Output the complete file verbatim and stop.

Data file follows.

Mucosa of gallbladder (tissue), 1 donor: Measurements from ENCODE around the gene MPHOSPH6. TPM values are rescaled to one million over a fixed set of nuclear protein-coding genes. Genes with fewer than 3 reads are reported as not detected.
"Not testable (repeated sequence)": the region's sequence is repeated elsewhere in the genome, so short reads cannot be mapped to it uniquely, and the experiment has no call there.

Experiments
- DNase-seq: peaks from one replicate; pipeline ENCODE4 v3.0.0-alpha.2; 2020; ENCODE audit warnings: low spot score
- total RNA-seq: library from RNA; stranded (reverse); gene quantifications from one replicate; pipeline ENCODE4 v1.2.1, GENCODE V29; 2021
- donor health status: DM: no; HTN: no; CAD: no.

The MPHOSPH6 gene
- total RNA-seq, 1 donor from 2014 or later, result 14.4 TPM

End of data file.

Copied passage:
Mucosa of gallbladder (tissue), 1 donor: Measurements from ENCODE around the gene MPHOSPH6. TPM values are rescaled to one million over a fixed set of nuclear protein-coding genes. Genes with fewer than 3 reads are reported as not detected.
"Not testable (repeated sequence)": the region's sequence is repeated elsewhere in the genome, so short reads cannot be mapped to it uniquely, and the experiment has no call there.

Experiments
- DNase-seq: peaks from one replicate; pipeline ENCODE4 v3.0.0-alpha.2; 2020; ENCODE audit warnings: low spot score
- total RNA-seq: library from RNA; stranded (reverse); gene quantifications from one replicate; pipeline ENCODE4 v1.2.1, GENCODE V29; 2021
- donor health status: DM: no; HTN: no; CAD: no.

The MPHOSPH6 gene
- total RNA-seq, 1 donor from 2014 or later, result 14.4 TPM